Six Types of Socratic Questioning

– Expanding content from R.W. Paul and various other sources


Lest you are accused of corrupting the youth and is sentenced to death, Socratic questioning is usually a very effective tool in this age of Truth™.


1. Questions for clarification

Get them to think more about what exactly they are asking or thinking about. Prove the concepts behind their argument. Use basic ‘tell me more’ questions that get them to go deeper. Let them explain their position and understand it.

Examples:

  • Why do you say that?
  • What do you mean by ____ ?
  • How does this relate to our discussion?
  • Can you rephrase that, please?

2. Questions that probe assumptions

Probing their assumptions makes them think about the presuppositions and unquestioned beliefs on which they are founding their argument. This is shaking the bedrock and should get them really going!

Examples:

  • What could we assume instead?
  • How can we verify or disprove that?
  • On what basis should we think that way?
  • Do you agree or disagree with ____ ?
  • What would happen if ____ ?

3. Questions that probe rationale, reasons and evidence

When they give a rationale for their arguments, dig into that reasoning rather than assuming it is a given. People often use un-thought-through or weakly-understood supports for their arguments.

Examples:

  • What would be an example of ____?
  • What is ____ analogous to?
  • What do you think causes ____ to happen? Why?
  • Are these reasons good enough?
  • Why? (keep asking it — you’ll never get past a few times)
  • How might it be refuted?
  • Why? (keep asking it — you’ll never get past a few times)

4. Questions about Viewpoints and Perspectives

Most arguments are given from a particular position. So attack the position but also understand it. Show that there are other equally valid, if not even more valid, viewpoints.

Examples:

  • Would you explain why it is necessary or beneficial?
  • What are the strengths and weaknesses of ____?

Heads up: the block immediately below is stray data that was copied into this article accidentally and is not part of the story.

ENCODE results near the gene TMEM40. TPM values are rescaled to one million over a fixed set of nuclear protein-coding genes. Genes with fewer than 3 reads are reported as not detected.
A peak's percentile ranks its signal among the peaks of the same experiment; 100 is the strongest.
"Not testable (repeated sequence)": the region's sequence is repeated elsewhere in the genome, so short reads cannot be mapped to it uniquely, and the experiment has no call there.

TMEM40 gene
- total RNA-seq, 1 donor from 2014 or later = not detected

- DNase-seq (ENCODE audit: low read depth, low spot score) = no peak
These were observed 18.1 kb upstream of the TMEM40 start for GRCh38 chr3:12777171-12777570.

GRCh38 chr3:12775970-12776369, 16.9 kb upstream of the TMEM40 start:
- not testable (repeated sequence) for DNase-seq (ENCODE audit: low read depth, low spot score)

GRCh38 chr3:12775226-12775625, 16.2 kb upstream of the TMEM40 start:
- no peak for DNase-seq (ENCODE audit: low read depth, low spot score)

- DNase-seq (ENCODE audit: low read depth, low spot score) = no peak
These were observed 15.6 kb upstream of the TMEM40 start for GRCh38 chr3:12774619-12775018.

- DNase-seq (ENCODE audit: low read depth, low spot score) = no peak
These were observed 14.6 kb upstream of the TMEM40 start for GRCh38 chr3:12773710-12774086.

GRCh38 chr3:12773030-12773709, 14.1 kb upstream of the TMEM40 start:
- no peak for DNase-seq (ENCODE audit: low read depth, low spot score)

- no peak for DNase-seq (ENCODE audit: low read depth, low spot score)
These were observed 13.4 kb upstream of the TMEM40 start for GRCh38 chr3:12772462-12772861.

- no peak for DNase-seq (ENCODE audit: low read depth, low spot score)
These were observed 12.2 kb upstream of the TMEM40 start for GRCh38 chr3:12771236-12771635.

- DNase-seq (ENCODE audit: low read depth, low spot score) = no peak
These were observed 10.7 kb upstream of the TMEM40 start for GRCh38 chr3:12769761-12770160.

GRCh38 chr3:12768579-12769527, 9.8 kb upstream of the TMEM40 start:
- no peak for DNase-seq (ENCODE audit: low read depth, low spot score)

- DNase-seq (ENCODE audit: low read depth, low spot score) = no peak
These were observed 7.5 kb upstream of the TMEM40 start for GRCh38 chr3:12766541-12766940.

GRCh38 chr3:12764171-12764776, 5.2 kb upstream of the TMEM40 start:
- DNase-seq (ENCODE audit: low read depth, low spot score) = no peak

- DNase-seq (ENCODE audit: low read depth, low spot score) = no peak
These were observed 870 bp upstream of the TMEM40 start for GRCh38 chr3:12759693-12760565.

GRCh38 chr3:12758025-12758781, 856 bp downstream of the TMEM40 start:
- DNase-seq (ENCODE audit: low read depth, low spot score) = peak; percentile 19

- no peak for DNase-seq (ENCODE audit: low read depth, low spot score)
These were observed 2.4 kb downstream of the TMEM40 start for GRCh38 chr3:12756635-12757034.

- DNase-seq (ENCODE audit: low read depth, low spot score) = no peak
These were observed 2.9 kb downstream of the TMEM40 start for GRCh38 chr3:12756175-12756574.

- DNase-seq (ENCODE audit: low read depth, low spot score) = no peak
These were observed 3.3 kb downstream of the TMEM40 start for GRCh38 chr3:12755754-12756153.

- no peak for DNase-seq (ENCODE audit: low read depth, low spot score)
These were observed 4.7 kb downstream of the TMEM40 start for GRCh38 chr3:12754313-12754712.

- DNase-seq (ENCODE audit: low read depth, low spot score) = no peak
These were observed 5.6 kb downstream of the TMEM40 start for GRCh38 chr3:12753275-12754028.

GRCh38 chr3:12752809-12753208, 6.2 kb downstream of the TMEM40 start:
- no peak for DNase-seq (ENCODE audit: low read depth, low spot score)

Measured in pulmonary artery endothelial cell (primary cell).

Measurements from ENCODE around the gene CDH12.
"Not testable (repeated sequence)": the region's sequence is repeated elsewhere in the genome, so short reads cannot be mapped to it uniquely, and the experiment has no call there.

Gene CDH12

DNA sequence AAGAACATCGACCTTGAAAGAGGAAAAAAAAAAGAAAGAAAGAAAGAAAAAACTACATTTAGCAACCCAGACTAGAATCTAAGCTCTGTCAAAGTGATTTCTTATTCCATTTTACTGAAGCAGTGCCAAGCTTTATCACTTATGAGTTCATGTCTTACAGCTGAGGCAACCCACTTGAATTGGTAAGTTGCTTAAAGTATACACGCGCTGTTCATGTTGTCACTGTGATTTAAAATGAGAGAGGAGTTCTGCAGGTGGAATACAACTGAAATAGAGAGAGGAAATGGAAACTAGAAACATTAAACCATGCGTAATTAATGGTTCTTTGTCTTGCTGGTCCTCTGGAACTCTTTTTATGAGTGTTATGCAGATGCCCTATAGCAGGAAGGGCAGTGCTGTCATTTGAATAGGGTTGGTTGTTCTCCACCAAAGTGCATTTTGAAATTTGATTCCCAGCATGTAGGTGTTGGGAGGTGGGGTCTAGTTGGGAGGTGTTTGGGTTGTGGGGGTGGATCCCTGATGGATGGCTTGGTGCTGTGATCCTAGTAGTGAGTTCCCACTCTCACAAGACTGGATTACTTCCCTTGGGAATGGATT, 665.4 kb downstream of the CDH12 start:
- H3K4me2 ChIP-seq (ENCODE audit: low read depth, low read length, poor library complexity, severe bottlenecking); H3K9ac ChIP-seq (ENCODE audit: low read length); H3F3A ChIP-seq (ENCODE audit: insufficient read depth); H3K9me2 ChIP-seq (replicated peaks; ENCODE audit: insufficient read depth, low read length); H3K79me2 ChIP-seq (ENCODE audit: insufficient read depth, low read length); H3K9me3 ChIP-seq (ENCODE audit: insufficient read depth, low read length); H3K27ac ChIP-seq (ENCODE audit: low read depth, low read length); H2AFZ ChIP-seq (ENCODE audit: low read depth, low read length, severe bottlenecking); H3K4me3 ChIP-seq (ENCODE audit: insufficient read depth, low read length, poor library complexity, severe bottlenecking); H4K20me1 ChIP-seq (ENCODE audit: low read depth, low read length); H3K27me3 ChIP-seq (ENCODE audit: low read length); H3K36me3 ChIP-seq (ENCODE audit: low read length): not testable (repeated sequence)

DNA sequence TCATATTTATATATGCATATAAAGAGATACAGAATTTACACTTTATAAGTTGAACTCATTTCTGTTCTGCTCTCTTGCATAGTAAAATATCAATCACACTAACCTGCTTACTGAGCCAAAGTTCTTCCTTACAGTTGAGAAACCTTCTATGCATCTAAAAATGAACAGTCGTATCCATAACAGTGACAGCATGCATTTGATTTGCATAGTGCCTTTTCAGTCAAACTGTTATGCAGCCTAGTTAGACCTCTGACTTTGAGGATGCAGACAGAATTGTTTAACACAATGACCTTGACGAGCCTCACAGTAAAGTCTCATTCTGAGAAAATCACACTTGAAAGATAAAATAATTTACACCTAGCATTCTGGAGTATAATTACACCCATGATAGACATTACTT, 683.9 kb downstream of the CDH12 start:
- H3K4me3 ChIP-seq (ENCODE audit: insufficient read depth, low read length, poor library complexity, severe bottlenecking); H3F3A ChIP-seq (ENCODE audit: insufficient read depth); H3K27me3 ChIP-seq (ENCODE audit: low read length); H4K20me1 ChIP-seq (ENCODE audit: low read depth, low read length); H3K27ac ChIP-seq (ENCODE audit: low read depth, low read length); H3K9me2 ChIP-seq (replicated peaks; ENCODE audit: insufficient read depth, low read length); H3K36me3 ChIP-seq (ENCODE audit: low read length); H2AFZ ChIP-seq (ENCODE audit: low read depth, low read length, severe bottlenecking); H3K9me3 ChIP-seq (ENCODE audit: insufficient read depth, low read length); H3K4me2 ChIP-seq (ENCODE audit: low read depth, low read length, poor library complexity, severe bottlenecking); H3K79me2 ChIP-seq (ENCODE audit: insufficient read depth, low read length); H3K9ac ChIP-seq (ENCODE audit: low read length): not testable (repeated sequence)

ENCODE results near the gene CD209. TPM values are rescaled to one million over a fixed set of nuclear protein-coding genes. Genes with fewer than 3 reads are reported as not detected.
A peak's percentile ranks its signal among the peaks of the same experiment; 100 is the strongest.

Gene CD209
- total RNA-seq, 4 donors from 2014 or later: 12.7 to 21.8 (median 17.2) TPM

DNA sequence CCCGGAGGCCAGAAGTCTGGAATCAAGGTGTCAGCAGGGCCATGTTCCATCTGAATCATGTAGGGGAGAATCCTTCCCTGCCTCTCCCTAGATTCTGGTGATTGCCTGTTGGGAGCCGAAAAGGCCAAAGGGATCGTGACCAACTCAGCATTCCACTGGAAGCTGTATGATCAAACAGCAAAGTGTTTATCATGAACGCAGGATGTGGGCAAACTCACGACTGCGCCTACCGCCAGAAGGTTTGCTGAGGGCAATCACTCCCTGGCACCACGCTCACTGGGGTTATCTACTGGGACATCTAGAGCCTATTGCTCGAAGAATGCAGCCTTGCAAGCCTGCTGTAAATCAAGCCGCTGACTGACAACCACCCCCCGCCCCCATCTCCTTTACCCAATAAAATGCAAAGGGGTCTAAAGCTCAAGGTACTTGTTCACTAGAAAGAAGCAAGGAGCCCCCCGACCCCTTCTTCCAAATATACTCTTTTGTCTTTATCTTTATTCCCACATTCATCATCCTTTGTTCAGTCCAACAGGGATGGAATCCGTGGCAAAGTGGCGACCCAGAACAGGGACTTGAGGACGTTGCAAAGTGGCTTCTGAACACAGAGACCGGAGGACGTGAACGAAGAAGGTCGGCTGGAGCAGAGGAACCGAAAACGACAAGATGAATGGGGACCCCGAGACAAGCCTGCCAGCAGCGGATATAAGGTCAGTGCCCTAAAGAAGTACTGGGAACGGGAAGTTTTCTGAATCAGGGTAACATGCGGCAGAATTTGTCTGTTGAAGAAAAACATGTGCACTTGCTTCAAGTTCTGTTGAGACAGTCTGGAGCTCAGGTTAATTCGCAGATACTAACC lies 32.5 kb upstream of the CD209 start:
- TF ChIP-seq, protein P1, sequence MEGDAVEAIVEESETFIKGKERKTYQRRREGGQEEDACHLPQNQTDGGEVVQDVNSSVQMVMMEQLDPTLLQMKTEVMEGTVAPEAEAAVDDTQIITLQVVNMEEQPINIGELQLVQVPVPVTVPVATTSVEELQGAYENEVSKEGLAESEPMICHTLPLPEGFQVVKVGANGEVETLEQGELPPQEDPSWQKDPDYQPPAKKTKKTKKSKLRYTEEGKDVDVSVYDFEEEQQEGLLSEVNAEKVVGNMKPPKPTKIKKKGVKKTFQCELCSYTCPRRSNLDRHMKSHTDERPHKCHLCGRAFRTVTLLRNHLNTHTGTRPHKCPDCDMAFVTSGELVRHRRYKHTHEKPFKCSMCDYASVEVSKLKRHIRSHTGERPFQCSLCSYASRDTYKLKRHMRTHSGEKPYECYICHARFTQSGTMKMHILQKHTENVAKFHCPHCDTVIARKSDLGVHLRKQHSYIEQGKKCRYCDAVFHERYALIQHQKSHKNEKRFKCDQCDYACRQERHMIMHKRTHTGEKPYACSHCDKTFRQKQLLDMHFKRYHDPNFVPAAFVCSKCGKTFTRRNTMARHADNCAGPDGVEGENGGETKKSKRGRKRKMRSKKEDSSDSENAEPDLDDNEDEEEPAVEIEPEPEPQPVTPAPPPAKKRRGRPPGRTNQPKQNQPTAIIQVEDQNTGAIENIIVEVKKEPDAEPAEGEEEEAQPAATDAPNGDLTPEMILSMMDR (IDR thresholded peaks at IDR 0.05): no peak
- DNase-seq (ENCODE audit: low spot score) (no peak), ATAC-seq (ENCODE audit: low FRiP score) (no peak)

• Is there another way to look at it?
  • What would be an alternative?
  • How are ____ and ____ similar?
  • What is a counterargument for ____?
  • Who benefits from these?
  • What can you say about it?

5. Questions that probe implications and consequences

The argument that they give may have logical implications that can be forecast. Do these make sense? Are they desirable?

Examples:

  • What are the consequences of ____?
  • If ____ happened, wouldn’t it result in ____?
  • What generalizations can you make?
  • What are the implications?
  • How does ____ tie in with what we’ve learned before?
  • How does ____ affect ____?

6. Questions about the question

You can also get reflexive about the whole thing, turning the question in on itself. Use their attack against themselves. Bounce the ball back into their court, etc.

Examples:

  • What was the point of the question?
  • Why do you think did I ask this question?
  • What does ____ mean?
  • Am I making sense? If no, why not?

Remember that the overall purpose is to challenge accuracy and completeness of thinking in a way that acts to move people towards their ultimate goal: Understanding how and why it works (or not works).

But sadly, seldom do people give a damn about getting to the bottom of things and understanding why people think what they think. Then they wonder why there is a divide that only grows all the more bigger. How quaint.

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